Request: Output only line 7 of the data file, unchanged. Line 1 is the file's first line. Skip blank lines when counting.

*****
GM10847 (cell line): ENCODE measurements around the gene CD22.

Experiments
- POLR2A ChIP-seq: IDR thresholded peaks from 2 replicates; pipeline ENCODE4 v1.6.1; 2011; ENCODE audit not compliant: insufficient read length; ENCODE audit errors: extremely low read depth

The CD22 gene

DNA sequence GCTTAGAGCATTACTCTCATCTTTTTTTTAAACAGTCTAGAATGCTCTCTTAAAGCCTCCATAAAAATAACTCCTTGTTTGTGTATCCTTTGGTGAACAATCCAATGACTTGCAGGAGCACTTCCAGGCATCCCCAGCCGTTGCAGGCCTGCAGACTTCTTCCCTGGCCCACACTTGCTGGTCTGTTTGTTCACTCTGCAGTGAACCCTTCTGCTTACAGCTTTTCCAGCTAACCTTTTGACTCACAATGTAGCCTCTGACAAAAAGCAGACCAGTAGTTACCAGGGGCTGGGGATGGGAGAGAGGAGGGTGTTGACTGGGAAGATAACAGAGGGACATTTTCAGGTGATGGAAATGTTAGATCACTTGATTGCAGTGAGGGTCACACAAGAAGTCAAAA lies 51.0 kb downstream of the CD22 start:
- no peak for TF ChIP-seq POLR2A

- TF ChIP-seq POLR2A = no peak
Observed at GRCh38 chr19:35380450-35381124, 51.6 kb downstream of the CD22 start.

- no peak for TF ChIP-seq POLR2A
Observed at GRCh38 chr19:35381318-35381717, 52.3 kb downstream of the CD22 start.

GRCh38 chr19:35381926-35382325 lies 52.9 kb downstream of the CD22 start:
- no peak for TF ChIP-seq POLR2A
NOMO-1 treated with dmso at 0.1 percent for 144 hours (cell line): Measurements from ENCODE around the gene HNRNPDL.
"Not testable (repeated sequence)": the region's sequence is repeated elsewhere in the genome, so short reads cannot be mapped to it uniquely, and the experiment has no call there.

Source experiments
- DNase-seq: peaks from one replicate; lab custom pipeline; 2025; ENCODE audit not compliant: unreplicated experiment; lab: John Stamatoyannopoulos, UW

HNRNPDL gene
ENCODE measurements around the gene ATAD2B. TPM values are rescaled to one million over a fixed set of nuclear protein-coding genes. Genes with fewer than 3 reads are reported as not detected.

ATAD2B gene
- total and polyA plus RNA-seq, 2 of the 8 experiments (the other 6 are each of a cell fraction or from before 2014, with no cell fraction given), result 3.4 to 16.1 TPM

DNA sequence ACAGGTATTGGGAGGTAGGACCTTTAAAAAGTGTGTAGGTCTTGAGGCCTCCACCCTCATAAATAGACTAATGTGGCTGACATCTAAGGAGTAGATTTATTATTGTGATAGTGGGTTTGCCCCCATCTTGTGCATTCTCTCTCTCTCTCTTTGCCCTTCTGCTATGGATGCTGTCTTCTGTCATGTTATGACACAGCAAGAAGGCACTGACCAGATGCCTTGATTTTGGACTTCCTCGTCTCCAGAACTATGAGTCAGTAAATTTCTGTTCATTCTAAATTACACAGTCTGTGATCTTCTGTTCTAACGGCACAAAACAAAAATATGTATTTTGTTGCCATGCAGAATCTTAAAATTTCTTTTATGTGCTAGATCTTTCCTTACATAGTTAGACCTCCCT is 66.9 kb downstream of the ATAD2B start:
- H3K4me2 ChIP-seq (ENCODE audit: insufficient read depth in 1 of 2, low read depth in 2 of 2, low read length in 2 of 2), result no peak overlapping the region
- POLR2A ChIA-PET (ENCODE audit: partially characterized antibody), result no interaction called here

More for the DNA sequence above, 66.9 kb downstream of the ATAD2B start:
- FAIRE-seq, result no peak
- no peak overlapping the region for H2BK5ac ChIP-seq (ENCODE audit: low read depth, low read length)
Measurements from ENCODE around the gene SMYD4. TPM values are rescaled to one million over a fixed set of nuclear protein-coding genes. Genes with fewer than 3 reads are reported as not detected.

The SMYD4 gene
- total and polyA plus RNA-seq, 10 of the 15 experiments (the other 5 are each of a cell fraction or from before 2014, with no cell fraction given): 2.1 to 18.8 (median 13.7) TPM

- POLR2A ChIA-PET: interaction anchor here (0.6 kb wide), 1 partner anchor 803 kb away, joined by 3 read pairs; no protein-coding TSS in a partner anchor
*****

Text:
- TF ChIP-seq POLR2A = no peak